When Lame Duck Lyndon Johnson Lost on the Supreme Court

They say past is prologue, and the waning days of the Johnson presidency are a lesson for President Obama in his upcoming Supreme Court fight.


President Barack Obama has faced many trials during his turbulent presidency, but few as consequential as the raging debate over the appointment of the successor to the late Supreme Court Justice Antonin Scalia.

“Delay, delay, delay,” Donald Trump advised as a tactic to derail an Obama nomination, as Ted Cruz threatened a filibuster in the Senate, claiming the next president should decide who takes Scalia’s seat. As Obama braces for the battle ahead, he can look to a similar trial faced by Lyndon Johnson—the last president to be presented with a Supreme Court vacancy in his final year in office—as a warning.

When it came to getting things done in Washington, few, if any, were the equal of LBJ. Part of it was Johnson’s savvy. Here’s an example: When he wanted to further the cause of civil rights by appointing the first African-American to the Supreme Court, he created a vacancy by naming Ramsey Clark, the son of Supreme Court Justice Tom Clark, as his attorney general in 1967, thereby creating a conflict of interest for Justice Clark. Clark resigned his post so that his son could become the nation’s top lawyer, paving the way for Thurgood Marshall to make history as the nation’s first black Justice.

But another Supreme Court vacancy during the waning days of Johnson’s presidency shows a rare example of LBJ on the losing side of a crucial battle with Congress.

In 1968, Earl Warren, the court’s liberal-minded chief justice, resigned, putting the choice of his successor in LBJ’s hands. The president quickly nominated his longtime friend and adviser, Abe Fortas. From the start, the prospects of Fortas, a Johnson appointee as an associate justice in 1965, were tenuous. Fortas’s liberal voting record, including his majority vote in the landmark Miranda v. Arizona case, was at issue with an increasingly conservative Senate.

Still, Johnson went forward with the nomination after securing the support of Senate Minority Leader Everett Dirksen, who would bring crucial GOP support with him. But Johnson knew he would have to move the nomination through quickly at the risk of losing Dirksen’s backing. “Just take my word for it,” he told an aide presciently, “If they get this thing drug out very long, we’re going to get beat." The nomination quickly hit a snag when Robert Griffin, a Republican freshman senator from Michigan with big ambitions, announced his refusal to entertain nominees put forth by a lame duck president.

After enlisting 18 Senate colleagues, Griffin threatened a filibuster, successfully dragging out the process as LBJ had feared. As it did, opposition to Fortas grew. Senators held that Fortas, as an adviser to Johnson, had in principle violated the separation of powers inherent in the Constitution. Never mind that members of the high court had been consulted by presidents and even called on to establish policy, as the first president, George Washington, did in 1794, when he tapped John Jay, the first chief justice, to negotiate a treaty with England to avert the threat of war. A second charge was more damaging: assertions that Fortas had accepted $15,000 to teach a nine-week course at American University Law School, which had come indirectly through a former law partner who, it was argued, could have business before the court.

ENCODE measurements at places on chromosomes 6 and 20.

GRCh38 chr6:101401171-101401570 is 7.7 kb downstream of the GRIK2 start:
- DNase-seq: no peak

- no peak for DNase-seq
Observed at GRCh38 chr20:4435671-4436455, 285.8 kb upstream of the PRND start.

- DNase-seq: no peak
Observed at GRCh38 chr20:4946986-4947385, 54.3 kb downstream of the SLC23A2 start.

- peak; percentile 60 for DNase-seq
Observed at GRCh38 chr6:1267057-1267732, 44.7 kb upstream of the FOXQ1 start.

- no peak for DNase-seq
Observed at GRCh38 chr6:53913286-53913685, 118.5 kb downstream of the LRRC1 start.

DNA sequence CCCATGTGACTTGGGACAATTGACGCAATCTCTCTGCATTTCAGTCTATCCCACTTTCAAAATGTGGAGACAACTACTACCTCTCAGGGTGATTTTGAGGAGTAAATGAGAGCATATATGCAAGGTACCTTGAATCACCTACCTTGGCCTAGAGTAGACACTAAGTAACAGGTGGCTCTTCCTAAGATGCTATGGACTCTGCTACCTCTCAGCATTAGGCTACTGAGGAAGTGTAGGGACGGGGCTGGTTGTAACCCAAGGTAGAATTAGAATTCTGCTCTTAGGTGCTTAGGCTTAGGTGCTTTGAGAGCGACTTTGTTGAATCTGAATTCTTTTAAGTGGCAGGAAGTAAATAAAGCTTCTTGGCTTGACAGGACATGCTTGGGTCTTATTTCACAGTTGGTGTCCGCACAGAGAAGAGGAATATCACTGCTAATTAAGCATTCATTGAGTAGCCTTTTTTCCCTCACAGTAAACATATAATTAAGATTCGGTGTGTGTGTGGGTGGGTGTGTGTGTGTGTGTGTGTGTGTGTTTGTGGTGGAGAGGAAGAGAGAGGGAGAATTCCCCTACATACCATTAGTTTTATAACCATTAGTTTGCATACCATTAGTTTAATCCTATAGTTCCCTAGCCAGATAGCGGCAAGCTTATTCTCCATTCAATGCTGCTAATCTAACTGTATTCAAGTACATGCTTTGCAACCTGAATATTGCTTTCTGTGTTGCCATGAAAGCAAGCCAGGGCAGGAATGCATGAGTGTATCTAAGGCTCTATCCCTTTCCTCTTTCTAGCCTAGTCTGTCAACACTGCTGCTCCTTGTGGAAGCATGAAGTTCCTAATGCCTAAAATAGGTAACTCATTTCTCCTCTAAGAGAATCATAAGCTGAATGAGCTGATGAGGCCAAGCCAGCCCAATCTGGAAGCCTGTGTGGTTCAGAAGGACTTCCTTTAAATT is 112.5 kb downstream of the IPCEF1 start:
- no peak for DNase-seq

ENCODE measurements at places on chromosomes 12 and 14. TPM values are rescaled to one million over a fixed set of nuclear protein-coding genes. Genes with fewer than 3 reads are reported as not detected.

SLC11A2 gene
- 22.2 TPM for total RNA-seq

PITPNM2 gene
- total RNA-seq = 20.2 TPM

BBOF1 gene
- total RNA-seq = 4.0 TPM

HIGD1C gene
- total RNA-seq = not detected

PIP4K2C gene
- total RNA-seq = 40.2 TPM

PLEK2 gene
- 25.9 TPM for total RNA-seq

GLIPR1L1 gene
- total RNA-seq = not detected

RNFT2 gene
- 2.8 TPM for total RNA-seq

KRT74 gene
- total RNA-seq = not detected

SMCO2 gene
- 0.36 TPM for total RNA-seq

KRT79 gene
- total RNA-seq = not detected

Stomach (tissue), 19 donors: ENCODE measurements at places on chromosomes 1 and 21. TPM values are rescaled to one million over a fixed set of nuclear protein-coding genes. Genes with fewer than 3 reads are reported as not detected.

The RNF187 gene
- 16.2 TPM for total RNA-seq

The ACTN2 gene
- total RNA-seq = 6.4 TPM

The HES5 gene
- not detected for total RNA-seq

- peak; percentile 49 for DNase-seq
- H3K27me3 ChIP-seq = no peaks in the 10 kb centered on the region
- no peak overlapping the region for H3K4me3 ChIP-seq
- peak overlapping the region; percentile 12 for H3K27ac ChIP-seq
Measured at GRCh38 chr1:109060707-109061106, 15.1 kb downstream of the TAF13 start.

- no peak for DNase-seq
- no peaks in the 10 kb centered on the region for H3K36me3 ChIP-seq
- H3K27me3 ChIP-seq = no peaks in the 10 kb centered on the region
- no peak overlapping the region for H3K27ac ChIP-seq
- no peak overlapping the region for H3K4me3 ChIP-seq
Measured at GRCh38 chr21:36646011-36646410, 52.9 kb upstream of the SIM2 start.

The speed bumps were sufficient enough that Johnson’s prediction came true: He lost Dirksen’s support. After the Senate Judiciary Committee approved Fortas’ nomination by an 11-4 vote, Sen. Griffin began his filibuster. When Johnson called for its end, a vote in the Senate for Fortas’s appointment came up 14 votes short. The writing clearly on the wall, Fortas withdrew his name from consideration. As the clock ran out on his administration, Johnson lost his chance to further make his mark on the court and extend his presidential legacy.

Richard Nixon, elected president later in 1968, would go on to successfully nominate conservative judge Warren Burger as chief justice. Burger presided over the court for 17 years. Lady Bird Johnson chalked up her husband’s uncharacteristic loss to “the rising anger against Lyndon and mostly the rising anger against liberalism.”

The past, clearly, offers a feasible prologue, as the din of rising anger clamors around the 2016 presidential race. If Obama is to avoid the lame-duck fate of LBJ, savvy and speed will be the orders of the day.

— Mark K. Updegrove is a presidential historian and author of “Indomitable Will: LBJ in the Presidency”